If you are injured and the only thing on hand is a beer you may be wondering if it would be helpful. Does beer kill germs? Or would it just make the problem worse?
Beer does not have enough alcohol by volume (ABV) to kill germs and should never be used to clean a wound. In addition to the low alcohol content, the yeast hops, and various microbes within beer could contaminate the wound and potentially lead to infection.
Whether this comes as a surprise or not, keep reading for more details on the usefulness of beer when cleaning wounds. In addition to this, there are a few alcohols that are antiseptic as well as the proper way to clean a wound.
Can beer be used as an antiseptic?
The main purpose of applying alcohol to a wound is to kill any germs.
Since most beers have an ABV of only around 5%, they are not strong enough to act as an antiseptic. Even most strong beers aren’t germicides.
According to the Centers for Disease Control and Prevention (CDC), alcohol is only able to kill germs when above 40% concentration. That said, anything below 50% isn’t very effective. The optimal range is 60-90% ABV.
There are beers in that range, but chances are you won’t have any around when you get hurt. If you did you wouldn’t want to waste it on an injury anyway as they are quite expensive.
Keep reading to find out why you wouldn’t want those beers or others anywhere near a wound.
Is beer good for cleaning wounds?
So beer can’t disinfect that gash you got from trying to impress a friend. What about just cleaning the wound?
Beer could wash out any dirt, but it would also introduce a bunch of other things you don’t want in a wound. Never use beer to clean out a wound.
What makes beer taste good is the various hops, grains, yeast, and other adjuncts that are used in its creation. None of which you want in an open wound. Sure most of these are filtered out of finished beer, but the flavors they create are still present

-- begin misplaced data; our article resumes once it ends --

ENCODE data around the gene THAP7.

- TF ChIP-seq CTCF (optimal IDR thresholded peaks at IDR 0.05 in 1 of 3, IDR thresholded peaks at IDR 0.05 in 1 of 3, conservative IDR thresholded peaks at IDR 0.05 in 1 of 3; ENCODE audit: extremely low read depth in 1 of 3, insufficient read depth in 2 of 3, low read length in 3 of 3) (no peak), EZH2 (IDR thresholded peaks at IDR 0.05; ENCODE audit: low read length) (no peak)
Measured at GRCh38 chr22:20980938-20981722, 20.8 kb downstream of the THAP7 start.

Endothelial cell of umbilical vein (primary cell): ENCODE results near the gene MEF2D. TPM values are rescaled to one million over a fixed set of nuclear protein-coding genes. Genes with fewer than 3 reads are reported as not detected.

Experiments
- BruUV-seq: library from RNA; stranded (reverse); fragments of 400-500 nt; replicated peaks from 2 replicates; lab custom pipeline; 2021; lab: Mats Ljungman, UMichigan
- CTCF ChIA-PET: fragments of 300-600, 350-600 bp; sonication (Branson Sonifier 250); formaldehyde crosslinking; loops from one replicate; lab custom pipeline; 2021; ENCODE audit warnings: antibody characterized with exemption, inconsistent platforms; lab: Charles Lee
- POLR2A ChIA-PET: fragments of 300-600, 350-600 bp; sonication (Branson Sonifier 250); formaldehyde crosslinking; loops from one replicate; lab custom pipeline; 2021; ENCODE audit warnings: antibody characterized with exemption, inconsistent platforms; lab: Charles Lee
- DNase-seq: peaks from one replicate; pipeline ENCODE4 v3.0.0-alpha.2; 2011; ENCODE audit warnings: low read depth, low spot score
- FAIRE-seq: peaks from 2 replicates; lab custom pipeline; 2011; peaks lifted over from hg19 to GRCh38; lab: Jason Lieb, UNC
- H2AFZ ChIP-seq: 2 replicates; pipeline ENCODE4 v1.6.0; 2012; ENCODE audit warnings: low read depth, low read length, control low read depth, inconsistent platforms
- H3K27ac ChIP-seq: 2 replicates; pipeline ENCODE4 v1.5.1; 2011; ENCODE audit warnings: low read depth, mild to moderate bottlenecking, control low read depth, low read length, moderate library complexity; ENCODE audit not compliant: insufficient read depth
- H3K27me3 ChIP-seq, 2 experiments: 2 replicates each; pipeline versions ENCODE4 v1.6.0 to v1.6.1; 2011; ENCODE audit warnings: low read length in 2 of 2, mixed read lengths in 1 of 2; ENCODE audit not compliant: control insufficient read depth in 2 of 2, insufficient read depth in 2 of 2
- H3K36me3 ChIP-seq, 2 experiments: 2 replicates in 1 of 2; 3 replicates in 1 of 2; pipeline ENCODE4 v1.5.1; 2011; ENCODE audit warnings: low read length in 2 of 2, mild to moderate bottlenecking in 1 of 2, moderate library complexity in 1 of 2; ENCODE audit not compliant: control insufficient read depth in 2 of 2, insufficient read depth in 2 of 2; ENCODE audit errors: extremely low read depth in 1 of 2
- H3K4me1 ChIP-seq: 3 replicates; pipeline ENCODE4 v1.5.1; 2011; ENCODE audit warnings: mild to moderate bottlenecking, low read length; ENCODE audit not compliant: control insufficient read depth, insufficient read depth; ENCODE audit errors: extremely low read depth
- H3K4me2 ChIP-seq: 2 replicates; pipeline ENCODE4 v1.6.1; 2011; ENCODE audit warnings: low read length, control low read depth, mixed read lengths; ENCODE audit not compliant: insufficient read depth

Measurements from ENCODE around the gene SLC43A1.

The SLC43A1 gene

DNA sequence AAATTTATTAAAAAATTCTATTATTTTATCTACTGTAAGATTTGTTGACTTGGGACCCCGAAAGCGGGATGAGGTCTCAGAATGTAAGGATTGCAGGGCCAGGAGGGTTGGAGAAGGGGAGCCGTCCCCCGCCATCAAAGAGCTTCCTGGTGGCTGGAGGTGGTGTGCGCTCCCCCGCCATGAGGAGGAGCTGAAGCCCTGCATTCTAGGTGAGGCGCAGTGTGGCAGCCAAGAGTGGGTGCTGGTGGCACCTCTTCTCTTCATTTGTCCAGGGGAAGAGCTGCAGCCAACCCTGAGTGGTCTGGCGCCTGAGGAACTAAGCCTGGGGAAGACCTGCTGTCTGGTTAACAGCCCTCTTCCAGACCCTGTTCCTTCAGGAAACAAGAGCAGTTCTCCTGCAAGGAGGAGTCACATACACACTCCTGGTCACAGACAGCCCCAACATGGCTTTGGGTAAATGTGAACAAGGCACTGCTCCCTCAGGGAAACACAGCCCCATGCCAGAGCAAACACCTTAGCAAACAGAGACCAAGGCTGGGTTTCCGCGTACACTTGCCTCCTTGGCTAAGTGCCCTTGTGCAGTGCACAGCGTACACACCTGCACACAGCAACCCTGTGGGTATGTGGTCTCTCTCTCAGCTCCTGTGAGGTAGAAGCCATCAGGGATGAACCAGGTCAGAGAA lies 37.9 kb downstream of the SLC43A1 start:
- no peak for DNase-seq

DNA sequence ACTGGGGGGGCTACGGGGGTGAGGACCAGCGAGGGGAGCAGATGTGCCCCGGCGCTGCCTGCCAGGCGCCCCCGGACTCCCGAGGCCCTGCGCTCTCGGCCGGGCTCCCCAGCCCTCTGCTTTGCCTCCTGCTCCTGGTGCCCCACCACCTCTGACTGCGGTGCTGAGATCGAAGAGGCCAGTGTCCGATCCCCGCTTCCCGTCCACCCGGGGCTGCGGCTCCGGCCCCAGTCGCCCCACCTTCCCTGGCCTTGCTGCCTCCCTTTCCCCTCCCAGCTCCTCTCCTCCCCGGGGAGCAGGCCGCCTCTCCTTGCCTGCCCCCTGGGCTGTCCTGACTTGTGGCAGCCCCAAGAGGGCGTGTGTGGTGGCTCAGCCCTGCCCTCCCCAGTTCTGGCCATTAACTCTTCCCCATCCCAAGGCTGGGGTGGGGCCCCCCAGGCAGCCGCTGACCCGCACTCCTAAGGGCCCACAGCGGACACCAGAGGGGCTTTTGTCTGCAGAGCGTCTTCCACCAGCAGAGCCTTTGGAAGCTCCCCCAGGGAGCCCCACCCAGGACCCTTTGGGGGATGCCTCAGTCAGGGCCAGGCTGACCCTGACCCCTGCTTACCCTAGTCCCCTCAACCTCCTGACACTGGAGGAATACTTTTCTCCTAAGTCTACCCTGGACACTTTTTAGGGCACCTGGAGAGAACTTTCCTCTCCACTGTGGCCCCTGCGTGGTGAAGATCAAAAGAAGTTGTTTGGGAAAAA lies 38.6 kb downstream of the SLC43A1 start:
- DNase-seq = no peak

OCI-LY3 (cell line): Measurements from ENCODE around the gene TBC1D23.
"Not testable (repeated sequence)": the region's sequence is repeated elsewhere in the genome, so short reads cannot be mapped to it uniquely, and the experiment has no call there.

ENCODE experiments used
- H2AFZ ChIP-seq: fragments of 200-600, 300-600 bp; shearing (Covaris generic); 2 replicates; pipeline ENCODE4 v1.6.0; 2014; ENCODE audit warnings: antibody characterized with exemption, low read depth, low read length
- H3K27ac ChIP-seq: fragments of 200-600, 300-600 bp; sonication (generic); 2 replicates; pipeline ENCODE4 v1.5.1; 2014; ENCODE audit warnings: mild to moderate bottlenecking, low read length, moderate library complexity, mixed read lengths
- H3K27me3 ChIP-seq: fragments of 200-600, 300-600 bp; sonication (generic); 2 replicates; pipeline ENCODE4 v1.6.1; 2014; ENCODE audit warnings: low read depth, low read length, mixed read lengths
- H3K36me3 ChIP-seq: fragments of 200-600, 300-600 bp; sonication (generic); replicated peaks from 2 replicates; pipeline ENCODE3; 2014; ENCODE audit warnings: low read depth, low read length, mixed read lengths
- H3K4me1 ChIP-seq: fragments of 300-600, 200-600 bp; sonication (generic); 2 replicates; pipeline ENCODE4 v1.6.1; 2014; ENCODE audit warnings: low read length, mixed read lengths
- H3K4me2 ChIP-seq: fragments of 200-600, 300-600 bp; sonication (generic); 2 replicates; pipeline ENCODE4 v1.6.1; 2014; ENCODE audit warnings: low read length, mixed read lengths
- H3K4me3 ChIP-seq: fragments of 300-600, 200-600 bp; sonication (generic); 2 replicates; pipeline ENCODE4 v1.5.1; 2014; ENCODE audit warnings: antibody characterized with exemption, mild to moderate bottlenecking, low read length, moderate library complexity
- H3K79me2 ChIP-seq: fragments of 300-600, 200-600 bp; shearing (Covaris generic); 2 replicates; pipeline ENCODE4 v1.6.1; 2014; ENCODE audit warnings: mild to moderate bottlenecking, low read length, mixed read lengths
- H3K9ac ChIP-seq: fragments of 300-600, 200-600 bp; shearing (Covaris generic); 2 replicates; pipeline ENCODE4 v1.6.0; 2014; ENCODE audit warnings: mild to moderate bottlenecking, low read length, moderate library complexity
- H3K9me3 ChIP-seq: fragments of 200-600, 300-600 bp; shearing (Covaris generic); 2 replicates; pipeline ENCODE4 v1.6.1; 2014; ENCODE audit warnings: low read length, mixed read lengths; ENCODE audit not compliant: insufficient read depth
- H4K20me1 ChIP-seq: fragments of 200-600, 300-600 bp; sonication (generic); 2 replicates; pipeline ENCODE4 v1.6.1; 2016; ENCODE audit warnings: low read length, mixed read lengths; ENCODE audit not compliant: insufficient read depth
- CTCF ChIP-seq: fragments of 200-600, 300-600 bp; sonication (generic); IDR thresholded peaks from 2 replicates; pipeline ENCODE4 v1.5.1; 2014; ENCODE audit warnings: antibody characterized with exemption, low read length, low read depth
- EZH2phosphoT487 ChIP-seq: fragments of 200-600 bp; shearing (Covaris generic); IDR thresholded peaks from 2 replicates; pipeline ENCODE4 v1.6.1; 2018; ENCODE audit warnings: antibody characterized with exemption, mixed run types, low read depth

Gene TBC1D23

Then there are all the microorganisms that live in beer. It should be obvious that you don’t want these in a wound. You will be much better off using water to clean a wound.
Using beer to clean a wound is like taking a half step forward and two steps backward.
Does any drinking alcohol work as an antiseptic?
While beer won’t work when treating an injury, there are a few drinking alcohols that you can use to clean a wound.
As mentioned above, anything above 40% ABV will kill germs. Alcohols in the 60 to 90% ABV range will be more effective antiseptics than those in the 40 to 60% range.
These are a few types of alcohol that can kill germs:
Even though it looks cool in the movies and may technically work, I do not recommend using any of these alcohols to disinfect or clean an injury. Except for a few high-quality vodkas, most will still have various contaminants that can be harmful.
Vodka is probably the first alcohol you think of when it comes to high ABV.
Any vodka above 40% ABV will work as an antiseptic. It is also mostly free of impurities that would be detrimental.
Flavored vodka is less pure.
Rum usually has a lower ABV than vodka, but there are rums that have a high enough ABV.
Rum will more often have more impurities.
Made from a collection of different plants, this spirit can have a high enough ABV, usually at least 45%.
There are a few different possible contaminants in this spirit.
Whisky is a tasty spirit, but it contains several impurities that make it unsuitable for medical purposes, no matter the ABV.
Most gins will be on the low end of the ideal range.
There are only a few gins that can be used this way.
The best way to actually clean and dress a wound
Despite the fact that it’s possible, you should not use alcohol for medical purposes. Even rubbing alcohol can be harmful to your skin and slow your healing. You should always seek professional help if you get injured.
However, if you cannot get to a medical professional or the wound is superficial you can perform basic first aid using drinking alcohol:
- Clean the wound – Clean your hands and put on disposable gloves. Then, run the wound under a cold tap. The cold water will wash away dirt and cause the blood vessels to contract. If this does not rinse out all of the dirt and debris, use clean tweezers.
- Apply a bandage – Once the wound is clean, apply a clean bandage. This can be any clean cloth or gauze. Use a bandage large enough to cover the entire wound and an area around it. The bandage will help the wound to clot.
- Apply pressure & elevate – Now you need to apply gentle pressure to the wound over the bandage. Maintain pressure for as long as the bleeding lasts. If possible, elevate it above the heart. Between these two methods, the blood flow should slow then stop.
- Apply more bandages (if necessary) – If the wound bleeds through the first bandage you should not remove it. Instead, add more clean bandages on top. Continue to apply pressure and elevate. Removing a bandage that has been bled through can remove any forming blood clots. Once the bleeding has stopped you can remove the original bandage and apply a new clean one. You can also apply an antibiotic ointment to prevent infection.
For the web story version of this article click here!